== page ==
The vinegar method works by introducing an acid element to the copper coin which will help to dissolve the crusty parts of the coin, and the patina more than likely.
You’ll want to let the coins soak for a few minutes before taking them out and rinsing them in water. You can then use a soft cloth to dry them off and get a better look at your copper coin.
You also have the option of mixing flour with your solution which would create a thick paste that you would rub onto the coin and let it sit before rinsing off.
If you haven’t reached the desired shine you were looking for at this point, you can attempt this process again, leaving it in the solution longer, or you can try a different method that we will cover in a moment.
How Do You Clean Old Copper Coins With Metal Detecting?
Coming across a dirty copper coin through means of metal detecting can be a bit more tricky. While many coins may be found just below the surface, a metal detector allows you to reach a depth where the coin most likely has significant value and history to it.
This means that you’ll want to take extra care in how you clean the copper coin so as not to damage it.
For older copper coins, you are likely to find them with several layers of dirt and grime built-up on the surface of the copper. Including the patina just below the dirt.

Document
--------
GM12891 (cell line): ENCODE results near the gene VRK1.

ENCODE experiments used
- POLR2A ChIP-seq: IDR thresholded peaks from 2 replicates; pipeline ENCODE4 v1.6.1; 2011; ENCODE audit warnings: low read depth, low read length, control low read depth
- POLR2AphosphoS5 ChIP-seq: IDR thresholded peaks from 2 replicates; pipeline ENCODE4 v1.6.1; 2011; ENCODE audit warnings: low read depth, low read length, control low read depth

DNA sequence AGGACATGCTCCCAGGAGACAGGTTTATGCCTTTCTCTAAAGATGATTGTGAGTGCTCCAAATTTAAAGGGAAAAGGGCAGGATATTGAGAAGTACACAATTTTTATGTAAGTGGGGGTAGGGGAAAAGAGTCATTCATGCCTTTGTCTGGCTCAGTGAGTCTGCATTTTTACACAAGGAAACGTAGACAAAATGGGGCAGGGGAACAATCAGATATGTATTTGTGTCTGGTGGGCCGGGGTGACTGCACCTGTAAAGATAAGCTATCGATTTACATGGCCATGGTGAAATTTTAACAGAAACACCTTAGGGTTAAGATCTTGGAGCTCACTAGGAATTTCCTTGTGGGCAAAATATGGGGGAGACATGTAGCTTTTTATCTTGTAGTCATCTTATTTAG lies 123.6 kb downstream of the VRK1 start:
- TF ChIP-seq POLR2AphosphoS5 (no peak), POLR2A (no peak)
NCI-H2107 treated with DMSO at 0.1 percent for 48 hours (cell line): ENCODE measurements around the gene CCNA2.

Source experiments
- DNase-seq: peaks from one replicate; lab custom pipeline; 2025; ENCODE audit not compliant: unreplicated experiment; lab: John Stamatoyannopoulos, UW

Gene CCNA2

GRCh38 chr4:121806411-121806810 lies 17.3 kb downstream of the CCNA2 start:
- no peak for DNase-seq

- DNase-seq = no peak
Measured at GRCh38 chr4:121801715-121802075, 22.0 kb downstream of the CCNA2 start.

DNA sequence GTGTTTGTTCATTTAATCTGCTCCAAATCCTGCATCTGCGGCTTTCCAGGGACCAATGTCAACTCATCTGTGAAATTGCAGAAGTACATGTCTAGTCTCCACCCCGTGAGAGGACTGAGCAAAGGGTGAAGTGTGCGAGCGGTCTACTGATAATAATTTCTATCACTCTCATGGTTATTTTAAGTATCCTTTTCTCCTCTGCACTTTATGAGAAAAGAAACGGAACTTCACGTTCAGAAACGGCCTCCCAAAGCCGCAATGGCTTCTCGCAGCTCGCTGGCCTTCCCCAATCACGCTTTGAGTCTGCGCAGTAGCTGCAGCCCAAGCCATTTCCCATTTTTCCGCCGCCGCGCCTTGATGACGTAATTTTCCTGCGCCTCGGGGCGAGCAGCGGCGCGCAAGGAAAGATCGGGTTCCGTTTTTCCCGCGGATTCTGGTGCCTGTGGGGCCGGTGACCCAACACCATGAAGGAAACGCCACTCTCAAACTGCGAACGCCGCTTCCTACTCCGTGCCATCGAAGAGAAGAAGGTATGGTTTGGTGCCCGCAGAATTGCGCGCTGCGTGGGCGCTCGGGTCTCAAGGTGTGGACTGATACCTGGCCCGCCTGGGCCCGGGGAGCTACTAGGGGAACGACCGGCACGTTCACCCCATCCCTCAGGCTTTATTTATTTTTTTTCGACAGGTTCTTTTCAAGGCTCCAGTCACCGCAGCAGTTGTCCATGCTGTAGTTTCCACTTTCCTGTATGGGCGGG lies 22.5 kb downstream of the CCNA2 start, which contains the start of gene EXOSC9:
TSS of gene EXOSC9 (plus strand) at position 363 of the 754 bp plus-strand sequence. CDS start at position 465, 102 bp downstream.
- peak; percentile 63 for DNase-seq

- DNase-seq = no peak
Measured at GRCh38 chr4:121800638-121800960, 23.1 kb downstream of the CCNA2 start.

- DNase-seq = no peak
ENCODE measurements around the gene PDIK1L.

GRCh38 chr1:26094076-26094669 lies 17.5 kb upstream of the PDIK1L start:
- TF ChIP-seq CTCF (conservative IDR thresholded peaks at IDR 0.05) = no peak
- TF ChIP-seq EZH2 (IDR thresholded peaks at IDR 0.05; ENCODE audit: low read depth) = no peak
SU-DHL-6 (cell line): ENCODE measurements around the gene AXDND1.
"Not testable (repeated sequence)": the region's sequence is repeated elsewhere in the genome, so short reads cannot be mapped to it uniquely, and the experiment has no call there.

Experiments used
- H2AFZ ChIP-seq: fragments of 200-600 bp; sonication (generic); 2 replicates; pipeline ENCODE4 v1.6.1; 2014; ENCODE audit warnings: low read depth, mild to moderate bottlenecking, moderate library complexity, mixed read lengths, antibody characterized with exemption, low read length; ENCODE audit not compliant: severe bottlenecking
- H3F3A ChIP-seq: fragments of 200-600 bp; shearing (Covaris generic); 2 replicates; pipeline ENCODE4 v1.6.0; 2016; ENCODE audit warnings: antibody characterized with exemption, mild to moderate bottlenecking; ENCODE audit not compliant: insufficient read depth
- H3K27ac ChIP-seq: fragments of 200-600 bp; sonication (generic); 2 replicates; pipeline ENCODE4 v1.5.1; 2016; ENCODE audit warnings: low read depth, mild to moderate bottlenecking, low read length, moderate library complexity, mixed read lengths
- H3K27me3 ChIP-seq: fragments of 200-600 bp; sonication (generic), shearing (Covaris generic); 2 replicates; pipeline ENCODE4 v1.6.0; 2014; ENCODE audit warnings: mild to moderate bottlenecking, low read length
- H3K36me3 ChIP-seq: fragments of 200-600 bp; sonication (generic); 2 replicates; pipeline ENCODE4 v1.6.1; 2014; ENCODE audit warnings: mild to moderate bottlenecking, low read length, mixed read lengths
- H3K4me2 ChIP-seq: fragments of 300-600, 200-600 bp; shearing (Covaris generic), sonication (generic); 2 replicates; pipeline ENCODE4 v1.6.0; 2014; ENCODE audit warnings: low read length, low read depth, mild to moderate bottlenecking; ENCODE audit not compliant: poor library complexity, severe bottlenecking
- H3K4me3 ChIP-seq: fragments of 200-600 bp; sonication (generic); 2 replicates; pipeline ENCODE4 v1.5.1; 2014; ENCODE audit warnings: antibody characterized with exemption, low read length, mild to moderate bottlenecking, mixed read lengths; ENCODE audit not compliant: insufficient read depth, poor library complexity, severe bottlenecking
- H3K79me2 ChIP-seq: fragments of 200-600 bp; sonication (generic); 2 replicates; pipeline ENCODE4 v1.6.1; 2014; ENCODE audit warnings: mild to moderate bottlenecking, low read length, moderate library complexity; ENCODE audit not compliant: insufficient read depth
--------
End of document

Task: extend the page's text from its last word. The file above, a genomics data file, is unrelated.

If you’ve decided to clean this old copper coin, there is a less intrusive way, and there is a more aggressive way.
The less intrusive way only requires the use of a toothpick, while the aggressive way takes advantage of more abrasive chemical solutions. We always prefer the less intrusive way as you have a better chance of keeping all the history of the copper coin intact, regardless of its value.
Clean Old Copper Coins Safely
So, how does this better way of cleaning dug copper coins work?
You can clean a dug copper coin by removing layers of dirt, gently, with a toothpick, piece of wood, or your fingernail until getting down to the patina.
From there, wipe your finger on your face for some natural oil, made up of sebum, and transfer it to the face of the coin. This is done by rubbing your finger slowly over every available surface, to bring some shine back to the copper coin, without removing the protective patina layer.
If this doesn’t work, just try some more sebum to enhance the detail of the copper coin.
And if it still doesn’t work, then you can start considering other options if you’re willing to accept the risk.
You may be asking, why can’t I use some water and a toothbrush to rub off the dirt? Well, you could, but then you will most likely be rinsing and rubbing off the layers that are most valuable to you.
Again, try the first way before you make any sort of decision involving chemicals or other more abrasive methods.